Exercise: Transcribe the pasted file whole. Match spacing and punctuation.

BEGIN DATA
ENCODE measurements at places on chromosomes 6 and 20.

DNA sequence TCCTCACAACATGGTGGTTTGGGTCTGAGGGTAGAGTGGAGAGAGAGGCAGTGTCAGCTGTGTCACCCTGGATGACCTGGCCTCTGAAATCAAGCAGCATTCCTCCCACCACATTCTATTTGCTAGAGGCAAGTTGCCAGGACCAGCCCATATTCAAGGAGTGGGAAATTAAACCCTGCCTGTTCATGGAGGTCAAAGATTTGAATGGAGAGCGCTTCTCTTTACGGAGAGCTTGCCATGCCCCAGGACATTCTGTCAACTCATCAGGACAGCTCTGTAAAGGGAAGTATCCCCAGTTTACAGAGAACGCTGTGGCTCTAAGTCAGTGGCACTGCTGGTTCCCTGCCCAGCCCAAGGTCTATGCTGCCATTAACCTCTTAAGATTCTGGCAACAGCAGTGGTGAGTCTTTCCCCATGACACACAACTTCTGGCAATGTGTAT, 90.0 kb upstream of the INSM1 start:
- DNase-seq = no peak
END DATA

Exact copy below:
ENCODE measurements at places on chromosomes 6 and 20.

DNA sequence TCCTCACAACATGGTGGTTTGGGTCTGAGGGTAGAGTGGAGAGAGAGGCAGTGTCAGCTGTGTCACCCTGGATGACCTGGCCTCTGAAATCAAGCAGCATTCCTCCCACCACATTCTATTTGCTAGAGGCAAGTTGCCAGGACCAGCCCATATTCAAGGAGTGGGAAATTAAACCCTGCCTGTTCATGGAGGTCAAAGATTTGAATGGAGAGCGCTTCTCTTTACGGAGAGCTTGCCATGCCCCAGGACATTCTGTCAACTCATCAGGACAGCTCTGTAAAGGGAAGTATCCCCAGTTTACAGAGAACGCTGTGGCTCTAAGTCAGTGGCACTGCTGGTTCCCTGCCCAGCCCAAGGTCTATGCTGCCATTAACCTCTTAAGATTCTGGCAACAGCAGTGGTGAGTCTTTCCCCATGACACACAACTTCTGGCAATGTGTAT, 90.0 kb upstream of the INSM1 start:
- DNase-seq = no peak